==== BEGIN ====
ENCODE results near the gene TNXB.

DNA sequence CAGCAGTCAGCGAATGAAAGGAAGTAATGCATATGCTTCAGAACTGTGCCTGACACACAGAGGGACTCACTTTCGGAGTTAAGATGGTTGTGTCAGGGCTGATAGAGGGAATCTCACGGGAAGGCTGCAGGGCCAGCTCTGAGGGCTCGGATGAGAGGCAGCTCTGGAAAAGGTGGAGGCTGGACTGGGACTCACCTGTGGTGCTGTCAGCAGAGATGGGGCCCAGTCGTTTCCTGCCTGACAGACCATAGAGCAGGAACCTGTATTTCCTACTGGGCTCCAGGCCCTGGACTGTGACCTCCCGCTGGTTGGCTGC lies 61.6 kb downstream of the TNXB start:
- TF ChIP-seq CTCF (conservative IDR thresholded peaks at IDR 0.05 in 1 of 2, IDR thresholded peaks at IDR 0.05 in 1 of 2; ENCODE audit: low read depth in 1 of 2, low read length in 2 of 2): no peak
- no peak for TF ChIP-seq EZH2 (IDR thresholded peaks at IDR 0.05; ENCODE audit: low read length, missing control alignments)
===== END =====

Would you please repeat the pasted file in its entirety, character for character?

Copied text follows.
ENCODE results near the gene TNXB.

DNA sequence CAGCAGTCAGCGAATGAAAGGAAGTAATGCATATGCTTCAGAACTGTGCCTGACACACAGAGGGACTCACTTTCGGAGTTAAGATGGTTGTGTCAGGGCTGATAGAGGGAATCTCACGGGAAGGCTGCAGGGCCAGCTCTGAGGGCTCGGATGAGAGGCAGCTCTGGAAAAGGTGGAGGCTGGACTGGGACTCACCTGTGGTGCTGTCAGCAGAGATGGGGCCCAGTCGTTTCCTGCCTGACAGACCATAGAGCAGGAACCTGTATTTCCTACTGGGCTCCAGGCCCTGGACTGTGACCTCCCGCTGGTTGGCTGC lies 61.6 kb downstream of the TNXB start:
- TF ChIP-seq CTCF (conservative IDR thresholded peaks at IDR 0.05 in 1 of 2, IDR thresholded peaks at IDR 0.05 in 1 of 2; ENCODE audit: low read depth in 1 of 2, low read length in 2 of 2): no peak
- no peak for TF ChIP-seq EZH2 (IDR thresholded peaks at IDR 0.05; ENCODE audit: low read length, missing control alignments)